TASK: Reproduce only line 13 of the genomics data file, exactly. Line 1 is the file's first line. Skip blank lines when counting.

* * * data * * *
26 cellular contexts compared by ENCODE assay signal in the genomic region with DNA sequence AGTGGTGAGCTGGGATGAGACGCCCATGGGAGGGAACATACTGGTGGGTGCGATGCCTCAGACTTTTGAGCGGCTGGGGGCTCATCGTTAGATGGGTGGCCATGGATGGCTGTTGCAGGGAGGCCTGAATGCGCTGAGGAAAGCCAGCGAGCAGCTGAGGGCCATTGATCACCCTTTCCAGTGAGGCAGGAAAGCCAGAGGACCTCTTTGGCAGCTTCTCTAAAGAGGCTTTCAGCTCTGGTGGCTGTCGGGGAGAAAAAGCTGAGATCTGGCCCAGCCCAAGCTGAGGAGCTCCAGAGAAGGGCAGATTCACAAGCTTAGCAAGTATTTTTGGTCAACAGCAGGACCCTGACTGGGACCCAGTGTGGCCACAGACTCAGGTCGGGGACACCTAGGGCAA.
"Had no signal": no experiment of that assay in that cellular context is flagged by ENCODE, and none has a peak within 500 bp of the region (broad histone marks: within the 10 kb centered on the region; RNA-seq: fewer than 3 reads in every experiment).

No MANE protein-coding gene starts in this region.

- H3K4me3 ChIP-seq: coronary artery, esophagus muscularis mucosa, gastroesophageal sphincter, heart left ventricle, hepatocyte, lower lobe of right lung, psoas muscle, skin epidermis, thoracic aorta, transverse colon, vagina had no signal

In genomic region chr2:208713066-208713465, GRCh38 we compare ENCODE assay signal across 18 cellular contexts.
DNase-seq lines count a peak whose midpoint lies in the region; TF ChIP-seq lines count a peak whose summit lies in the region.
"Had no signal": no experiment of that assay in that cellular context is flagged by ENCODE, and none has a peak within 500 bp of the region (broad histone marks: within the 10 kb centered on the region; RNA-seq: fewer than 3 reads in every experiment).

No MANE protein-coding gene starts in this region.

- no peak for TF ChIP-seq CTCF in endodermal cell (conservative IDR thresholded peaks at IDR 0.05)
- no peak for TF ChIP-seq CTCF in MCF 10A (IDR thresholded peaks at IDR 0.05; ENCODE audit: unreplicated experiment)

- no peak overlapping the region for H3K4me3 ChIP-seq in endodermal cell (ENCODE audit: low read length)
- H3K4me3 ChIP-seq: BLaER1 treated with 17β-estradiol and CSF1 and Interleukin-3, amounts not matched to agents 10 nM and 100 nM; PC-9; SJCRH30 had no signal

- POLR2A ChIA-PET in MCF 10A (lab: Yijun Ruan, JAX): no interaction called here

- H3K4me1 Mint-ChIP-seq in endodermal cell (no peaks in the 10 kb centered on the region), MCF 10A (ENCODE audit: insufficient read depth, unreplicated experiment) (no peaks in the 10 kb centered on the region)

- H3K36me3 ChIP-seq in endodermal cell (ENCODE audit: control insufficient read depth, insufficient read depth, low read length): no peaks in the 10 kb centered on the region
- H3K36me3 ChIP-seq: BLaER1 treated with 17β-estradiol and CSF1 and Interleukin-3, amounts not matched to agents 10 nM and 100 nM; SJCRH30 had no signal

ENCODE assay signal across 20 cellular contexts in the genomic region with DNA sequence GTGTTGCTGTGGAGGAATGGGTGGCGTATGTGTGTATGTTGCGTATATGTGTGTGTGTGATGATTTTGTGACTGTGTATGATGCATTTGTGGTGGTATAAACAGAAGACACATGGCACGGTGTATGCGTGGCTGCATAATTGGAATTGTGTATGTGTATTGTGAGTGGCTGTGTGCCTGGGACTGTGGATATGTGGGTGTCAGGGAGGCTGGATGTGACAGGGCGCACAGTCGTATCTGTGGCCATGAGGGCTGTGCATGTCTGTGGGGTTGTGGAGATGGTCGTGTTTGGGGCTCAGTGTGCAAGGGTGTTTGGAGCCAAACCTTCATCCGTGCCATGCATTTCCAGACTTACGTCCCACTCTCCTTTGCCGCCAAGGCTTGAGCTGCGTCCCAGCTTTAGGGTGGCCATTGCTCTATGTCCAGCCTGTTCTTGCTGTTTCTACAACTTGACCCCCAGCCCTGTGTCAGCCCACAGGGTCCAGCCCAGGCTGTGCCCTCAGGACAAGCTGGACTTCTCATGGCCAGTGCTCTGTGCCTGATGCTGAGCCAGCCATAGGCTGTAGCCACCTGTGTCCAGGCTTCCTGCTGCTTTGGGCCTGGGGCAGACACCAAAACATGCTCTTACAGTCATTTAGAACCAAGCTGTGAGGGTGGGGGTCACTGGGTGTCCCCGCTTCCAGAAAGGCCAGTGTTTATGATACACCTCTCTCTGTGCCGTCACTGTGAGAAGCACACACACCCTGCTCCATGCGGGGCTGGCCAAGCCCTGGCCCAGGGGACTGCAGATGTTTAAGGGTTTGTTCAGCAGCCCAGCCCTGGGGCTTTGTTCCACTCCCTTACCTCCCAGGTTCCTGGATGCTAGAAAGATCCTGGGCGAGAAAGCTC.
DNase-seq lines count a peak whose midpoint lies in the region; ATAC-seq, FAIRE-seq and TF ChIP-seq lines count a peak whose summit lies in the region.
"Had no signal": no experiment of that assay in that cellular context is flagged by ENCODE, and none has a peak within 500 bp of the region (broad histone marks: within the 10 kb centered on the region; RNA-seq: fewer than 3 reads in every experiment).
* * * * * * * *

- POLR2A ChIA-PET in MCF 10A (lab: Yijun Ruan, JAX): no interaction called here